The tentative deal contains about $15 billion in cuts, roughly $4 billion borrowed from local governments and the rest from various accounting gimmicks that include early collection of taxes, increasing withholdings and shifting $1 billion worth of state workers' pay from the last day of this fiscal year to the next.

    Bass said that by not eliminating many popular health and welfare programs, as proposed by the governor, "we will be able to patch the holes when the economy does improve."

    Assembly Republican leader Sam Blakeslee of San Luis Obispo said he believes the compromise will help the state return to fiscal stability.

    "None of these were easy choices," he said.

    But Paul McIntosh, executive director of the California State Association of Counties, said the plan to take money from counties would be devastating.

    "This is one of the largest takes of local government monies ever in the state," he said.

    The compromise would avoid raising new taxes, but would add more money to the state's depleted coffers by taking billions of tax dollars that local governments receive each year - money that the state would repay in future years. The plan also includes Schwarzenegger's ideas to collect taxes earlier and increase the state income tax withholding in worker paychecks. This move would allow the state to collect more income taxes earlier but could result in higher refunds.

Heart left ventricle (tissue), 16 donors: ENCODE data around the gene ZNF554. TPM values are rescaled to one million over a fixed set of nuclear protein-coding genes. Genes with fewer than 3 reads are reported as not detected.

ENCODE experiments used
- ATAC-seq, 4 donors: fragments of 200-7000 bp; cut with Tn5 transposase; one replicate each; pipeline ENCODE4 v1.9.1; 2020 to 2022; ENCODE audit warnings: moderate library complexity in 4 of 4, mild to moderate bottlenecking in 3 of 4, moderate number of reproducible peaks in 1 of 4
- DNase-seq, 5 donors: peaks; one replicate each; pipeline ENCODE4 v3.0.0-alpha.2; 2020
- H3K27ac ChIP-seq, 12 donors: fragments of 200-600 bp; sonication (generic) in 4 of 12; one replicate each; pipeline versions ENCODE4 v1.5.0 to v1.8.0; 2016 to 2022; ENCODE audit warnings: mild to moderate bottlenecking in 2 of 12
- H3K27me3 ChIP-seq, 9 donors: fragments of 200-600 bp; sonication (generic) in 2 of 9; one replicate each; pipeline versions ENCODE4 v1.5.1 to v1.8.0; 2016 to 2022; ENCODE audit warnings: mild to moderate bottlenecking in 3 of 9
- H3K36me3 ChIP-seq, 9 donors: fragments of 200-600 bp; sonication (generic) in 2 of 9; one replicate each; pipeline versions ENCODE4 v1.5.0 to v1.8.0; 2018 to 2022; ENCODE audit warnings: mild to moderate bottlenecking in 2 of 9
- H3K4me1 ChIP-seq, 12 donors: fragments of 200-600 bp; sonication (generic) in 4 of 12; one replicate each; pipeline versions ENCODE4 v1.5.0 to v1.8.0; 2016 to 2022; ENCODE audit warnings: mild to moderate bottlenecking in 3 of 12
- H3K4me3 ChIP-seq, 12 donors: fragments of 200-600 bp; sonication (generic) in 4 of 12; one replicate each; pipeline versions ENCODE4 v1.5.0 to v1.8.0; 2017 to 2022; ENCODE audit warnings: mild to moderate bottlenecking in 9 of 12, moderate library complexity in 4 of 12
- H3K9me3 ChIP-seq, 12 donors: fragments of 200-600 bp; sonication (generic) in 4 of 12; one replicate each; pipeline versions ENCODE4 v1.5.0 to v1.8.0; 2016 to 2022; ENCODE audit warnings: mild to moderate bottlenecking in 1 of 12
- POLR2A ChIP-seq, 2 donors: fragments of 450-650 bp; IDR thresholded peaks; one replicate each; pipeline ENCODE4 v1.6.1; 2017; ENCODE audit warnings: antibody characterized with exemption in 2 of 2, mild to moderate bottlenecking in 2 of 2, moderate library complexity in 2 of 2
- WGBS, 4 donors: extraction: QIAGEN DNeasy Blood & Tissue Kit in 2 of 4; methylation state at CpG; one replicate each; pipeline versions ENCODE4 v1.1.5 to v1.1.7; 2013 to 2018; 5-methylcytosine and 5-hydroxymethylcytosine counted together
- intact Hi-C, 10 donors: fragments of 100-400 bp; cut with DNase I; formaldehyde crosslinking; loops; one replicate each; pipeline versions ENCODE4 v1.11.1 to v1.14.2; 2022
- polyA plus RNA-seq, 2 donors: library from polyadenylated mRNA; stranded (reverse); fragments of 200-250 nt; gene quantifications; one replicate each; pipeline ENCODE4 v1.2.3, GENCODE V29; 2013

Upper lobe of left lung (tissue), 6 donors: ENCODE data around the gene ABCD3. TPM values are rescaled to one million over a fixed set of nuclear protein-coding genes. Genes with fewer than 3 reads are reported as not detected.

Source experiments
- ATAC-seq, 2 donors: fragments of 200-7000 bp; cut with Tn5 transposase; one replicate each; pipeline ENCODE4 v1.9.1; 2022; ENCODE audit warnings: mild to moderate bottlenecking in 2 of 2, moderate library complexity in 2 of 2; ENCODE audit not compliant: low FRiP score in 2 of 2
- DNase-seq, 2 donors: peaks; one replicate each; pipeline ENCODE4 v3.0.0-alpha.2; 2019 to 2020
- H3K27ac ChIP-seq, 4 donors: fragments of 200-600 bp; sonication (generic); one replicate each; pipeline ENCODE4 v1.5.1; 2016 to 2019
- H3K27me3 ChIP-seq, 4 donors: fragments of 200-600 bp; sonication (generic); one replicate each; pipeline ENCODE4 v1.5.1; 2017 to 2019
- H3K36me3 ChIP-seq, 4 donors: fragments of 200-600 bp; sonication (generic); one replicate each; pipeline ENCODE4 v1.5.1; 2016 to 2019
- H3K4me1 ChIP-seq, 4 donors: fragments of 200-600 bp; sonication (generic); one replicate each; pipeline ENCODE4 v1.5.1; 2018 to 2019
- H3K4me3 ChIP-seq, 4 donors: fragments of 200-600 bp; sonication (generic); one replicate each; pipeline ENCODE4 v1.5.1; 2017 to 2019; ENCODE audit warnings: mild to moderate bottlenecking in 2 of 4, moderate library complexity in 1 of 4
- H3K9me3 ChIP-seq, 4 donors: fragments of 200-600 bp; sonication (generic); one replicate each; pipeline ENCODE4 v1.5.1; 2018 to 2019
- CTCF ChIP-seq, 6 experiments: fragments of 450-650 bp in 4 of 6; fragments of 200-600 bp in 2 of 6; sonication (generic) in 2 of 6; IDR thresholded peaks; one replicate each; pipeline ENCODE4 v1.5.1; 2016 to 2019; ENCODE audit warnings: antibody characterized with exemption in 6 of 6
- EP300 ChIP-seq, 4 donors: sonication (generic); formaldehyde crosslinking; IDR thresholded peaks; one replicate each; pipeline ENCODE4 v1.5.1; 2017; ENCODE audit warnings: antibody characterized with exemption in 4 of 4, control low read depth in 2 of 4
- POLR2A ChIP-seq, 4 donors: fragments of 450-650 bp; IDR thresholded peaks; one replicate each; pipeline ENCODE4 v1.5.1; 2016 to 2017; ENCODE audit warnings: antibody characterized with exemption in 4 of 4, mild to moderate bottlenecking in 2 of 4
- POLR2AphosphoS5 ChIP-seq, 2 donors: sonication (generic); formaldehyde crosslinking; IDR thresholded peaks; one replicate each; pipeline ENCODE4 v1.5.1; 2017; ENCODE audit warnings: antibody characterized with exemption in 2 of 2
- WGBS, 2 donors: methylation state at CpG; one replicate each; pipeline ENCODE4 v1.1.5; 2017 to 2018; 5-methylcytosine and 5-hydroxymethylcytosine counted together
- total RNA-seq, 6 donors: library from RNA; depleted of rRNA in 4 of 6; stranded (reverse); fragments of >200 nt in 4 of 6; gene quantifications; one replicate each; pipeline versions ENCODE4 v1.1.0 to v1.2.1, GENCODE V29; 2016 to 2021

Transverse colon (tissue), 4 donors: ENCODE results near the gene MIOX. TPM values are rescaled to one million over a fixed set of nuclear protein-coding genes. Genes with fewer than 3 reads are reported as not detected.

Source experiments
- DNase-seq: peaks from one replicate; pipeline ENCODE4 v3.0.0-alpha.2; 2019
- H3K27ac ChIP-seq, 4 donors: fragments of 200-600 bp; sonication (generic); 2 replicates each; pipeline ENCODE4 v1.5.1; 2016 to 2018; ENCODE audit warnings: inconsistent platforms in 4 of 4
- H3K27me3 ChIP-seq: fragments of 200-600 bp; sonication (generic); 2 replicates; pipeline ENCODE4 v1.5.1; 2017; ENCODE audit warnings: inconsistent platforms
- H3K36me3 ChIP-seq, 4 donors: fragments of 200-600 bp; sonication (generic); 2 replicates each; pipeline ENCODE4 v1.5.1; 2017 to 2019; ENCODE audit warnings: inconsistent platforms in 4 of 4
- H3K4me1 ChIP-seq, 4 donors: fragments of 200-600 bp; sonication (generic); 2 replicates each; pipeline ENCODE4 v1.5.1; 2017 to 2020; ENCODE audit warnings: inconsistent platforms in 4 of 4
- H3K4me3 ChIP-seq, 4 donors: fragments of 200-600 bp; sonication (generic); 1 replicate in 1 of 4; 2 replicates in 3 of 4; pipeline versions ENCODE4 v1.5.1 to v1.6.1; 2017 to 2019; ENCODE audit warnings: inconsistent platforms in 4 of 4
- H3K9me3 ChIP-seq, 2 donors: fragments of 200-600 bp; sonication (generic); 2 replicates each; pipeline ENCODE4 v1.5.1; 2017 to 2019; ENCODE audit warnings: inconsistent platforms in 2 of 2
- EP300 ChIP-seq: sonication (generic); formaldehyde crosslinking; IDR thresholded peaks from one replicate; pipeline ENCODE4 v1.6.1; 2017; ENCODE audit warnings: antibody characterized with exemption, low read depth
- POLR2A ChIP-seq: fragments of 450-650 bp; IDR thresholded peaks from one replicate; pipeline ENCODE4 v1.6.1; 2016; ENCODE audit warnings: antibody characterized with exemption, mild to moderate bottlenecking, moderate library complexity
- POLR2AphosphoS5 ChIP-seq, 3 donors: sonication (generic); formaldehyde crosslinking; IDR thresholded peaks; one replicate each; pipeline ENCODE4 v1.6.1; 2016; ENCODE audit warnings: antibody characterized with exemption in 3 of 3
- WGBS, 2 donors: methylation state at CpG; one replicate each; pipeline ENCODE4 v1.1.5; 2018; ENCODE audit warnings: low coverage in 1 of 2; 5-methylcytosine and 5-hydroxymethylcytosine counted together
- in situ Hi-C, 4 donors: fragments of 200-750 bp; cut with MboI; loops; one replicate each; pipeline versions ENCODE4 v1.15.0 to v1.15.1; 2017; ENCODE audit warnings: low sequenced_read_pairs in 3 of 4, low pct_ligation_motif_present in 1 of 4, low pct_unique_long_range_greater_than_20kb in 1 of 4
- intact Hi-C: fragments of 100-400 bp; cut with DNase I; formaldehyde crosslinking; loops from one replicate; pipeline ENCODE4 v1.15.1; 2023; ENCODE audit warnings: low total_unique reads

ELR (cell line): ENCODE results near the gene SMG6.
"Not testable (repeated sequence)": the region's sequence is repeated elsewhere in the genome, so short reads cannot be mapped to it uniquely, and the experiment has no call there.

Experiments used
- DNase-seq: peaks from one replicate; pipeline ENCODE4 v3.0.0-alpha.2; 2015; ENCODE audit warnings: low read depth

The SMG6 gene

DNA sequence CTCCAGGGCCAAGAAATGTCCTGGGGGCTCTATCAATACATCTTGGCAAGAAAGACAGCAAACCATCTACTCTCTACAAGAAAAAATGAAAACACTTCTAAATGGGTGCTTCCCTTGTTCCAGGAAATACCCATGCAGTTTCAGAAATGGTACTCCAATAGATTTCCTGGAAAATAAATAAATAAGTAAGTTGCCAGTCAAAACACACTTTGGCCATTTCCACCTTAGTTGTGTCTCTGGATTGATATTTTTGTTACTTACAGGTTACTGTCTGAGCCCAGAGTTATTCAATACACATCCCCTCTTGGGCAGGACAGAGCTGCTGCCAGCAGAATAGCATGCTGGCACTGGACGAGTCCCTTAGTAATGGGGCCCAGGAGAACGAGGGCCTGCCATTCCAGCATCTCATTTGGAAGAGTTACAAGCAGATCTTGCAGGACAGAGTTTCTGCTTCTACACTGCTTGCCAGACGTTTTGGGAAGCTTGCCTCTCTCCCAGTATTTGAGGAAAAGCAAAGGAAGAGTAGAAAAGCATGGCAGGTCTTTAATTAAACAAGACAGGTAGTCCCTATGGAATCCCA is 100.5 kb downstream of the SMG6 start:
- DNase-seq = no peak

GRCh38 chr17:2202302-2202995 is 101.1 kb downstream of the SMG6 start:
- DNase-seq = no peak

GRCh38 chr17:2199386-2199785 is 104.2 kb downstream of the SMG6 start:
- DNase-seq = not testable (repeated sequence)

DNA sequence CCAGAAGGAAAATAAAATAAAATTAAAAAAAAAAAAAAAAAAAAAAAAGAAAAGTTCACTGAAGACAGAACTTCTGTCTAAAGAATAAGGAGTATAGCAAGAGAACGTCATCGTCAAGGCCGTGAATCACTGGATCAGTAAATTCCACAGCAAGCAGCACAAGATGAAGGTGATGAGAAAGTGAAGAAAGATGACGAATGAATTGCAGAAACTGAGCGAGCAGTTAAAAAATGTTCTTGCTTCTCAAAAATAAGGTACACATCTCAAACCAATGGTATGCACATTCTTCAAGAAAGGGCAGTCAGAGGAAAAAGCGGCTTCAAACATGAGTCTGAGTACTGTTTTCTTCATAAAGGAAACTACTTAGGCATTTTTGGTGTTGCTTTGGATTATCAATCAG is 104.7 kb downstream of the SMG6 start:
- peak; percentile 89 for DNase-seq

ccounting gimmicks

    The deal would also include other accounting gimmicks, such as a one-time plan to pay state workers one day late - on July 1, 2010, instead of June 30, 2010 - so that the spending is done in the next fiscal year instead of the current one.

    The agreement would also eliminate the Integrated Waste Management Board and combine its functions with the Department of Conservation. Together they would create a new department under the state Resources Agency. The plan would eliminate the waste board's six-member panel, which is made up of political appointees who each earn $132,179 a year.

    Former lawmakers have often been given the lucrative appointment, including former state Sen. Carole Migden of San Francisco, currently a member of the board. She and her fellow members would be out of their jobs at the end of this year.

    The more contentious issues revolved around the state's education funding and how much to cut from the state's health and welfare programs.